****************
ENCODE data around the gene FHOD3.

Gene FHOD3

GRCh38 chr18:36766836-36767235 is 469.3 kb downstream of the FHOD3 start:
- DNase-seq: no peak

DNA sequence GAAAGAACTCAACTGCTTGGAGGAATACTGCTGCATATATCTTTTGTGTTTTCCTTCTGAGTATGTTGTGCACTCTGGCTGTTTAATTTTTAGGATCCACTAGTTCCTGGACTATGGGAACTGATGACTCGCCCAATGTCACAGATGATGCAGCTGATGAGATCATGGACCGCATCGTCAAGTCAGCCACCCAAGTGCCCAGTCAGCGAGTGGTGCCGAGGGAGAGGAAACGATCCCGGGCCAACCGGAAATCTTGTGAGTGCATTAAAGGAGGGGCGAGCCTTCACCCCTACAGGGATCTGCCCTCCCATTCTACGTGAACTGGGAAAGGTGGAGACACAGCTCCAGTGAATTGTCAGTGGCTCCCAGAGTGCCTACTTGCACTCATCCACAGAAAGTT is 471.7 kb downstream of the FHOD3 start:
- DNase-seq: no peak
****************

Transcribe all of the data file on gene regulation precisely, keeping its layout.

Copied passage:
ENCODE data around the gene FHOD3.

Gene FHOD3

GRCh38 chr18:36766836-36767235 is 469.3 kb downstream of the FHOD3 start:
- DNase-seq: no peak

DNA sequence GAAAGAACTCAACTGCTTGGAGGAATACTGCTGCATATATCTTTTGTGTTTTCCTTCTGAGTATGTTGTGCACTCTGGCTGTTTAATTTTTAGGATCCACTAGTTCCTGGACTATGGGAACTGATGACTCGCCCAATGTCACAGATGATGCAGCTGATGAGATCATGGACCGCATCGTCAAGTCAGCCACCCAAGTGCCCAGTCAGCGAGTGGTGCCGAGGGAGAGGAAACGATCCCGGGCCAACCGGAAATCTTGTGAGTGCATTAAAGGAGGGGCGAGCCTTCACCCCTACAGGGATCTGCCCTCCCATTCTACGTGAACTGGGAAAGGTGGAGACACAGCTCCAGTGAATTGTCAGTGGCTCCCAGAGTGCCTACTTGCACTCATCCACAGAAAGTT is 471.7 kb downstream of the FHOD3 start:
- DNase-seq: no peak